I’m ashamed to admit that I cannot remember the first time my husband told me he loved me (although I’m fairly certain it would have been over the phone as we were conducting a ‘geographically undesirable’ relationship between Australia and America when the ideas for Skype and FaceTime were, as my late Italian father would so colourfully explain, “ancora nelle palle di San Francesco”…. which delightfully translates to “still up in the balls of St Francis”.) but the scene of Max’s declaration is still as clear as the glorious Sydney summer day on which it was made. We had been lying by the pool at his mother’s apartment. I was earning a little extra pocket-money by waitressing at a friend’s restaurant so needed to leave late afternoon to get home to shower and change. With the car in reverse, driver’s window down, he said goodbye with the usual “Drive carefully.” followed by the not-usual, “I love you”. To my credit, I did not lose control of the car or squeal or ask him to repeat himself and I have absolutely no recollection of how I responded but I can tell you my heart just about burst and we were heart-stoppingly happy. Three years later it was over and not because the relationship faltered or we stopped loving each other – but that is a post for another time.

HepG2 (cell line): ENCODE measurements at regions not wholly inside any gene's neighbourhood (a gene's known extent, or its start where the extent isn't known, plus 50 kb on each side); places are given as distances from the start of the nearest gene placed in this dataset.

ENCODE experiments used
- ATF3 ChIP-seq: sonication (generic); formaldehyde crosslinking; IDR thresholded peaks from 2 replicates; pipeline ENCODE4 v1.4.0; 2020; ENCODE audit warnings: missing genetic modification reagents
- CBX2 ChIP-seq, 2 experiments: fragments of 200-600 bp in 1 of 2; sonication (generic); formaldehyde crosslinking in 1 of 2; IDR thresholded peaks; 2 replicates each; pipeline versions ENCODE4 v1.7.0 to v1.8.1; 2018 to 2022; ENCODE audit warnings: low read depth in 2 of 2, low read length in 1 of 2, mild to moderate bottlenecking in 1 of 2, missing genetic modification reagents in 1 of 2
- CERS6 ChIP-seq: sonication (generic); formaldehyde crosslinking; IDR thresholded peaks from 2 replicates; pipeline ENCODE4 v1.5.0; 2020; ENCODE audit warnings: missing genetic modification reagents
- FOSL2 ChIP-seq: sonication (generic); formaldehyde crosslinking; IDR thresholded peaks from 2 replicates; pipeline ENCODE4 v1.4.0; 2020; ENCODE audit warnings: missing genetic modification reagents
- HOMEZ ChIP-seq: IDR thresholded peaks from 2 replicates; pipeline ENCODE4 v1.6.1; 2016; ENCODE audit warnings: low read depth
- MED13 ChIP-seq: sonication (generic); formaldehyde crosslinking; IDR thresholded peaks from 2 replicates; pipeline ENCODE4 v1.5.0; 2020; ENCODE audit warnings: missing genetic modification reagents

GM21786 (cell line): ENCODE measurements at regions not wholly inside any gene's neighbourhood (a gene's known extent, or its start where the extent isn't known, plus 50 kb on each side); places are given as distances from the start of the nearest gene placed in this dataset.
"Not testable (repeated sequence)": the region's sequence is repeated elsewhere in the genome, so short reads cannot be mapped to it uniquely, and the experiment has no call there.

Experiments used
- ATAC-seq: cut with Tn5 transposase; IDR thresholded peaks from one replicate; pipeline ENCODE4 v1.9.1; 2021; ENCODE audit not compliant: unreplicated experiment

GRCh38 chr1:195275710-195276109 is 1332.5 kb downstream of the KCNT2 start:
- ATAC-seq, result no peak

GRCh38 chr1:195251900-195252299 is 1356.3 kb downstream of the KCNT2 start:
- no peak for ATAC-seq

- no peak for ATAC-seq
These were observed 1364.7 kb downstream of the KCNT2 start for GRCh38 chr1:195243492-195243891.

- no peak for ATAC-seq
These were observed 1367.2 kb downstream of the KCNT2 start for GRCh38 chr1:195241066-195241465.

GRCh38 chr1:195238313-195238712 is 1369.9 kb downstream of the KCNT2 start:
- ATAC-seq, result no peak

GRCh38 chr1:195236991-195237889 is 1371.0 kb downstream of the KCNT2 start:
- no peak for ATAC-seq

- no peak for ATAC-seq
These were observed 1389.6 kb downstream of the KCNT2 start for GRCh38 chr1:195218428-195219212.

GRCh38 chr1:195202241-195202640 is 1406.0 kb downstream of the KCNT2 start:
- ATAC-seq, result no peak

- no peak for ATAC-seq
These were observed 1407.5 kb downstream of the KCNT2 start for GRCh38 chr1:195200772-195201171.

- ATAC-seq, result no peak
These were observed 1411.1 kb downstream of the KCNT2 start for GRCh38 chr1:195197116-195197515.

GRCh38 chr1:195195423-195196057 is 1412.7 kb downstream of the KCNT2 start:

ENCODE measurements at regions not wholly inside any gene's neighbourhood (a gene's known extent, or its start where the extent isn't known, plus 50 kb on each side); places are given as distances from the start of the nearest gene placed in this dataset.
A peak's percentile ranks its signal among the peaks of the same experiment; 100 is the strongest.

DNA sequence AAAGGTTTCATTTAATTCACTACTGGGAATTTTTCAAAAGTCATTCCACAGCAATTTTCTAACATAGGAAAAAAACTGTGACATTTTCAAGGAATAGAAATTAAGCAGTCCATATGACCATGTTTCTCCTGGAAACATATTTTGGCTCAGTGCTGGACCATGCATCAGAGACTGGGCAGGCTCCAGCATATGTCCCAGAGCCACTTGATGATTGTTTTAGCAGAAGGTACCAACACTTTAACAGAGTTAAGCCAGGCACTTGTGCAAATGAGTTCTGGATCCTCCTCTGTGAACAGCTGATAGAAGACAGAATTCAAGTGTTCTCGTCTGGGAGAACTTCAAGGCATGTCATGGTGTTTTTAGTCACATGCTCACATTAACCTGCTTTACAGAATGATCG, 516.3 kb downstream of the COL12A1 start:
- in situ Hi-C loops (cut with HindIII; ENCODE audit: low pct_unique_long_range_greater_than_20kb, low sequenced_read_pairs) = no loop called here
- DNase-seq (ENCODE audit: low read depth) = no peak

That was 25 years ago. Now, schedules permitting, we catch up at the annual Grace Bros reunion which is where I saw him last Friday night and it absolutely astounds me, as it has each time we have seen each other, how I can look into his eyes, listen to his voice…. and thank the gods of every nation on earth that we didn’t stay together. I believe it’s described in the vernacular as having “dodged a bullet”. And it’s not that he has changed – it’s just that now I see how incredibly unsuited we were for any long-term commitment. The things that drove me a little crazy when we were dating would have driven me completely demented over the long haul. Characteristics I glossed over when we were living apart would have turned into major obstacles when we were living together. Had we married, I seriously doubt it would have lasted. It does freak me out a little though to feel so dispassionate about this man that I loved so wholeheartedly, so intensely. How can you feel absolutely nothing but a little residual fondness for the person who was your first great, all-consuming love? Truth be told, part of me is a little sad that our encounters don’t have even the teensiest hint of the Mills and Boon about them – no catch of breath, no short, sharp pang of the heart. Not only are there no embers, the fire has been well and truly stomped on and covered over with several thousand kilos of earth.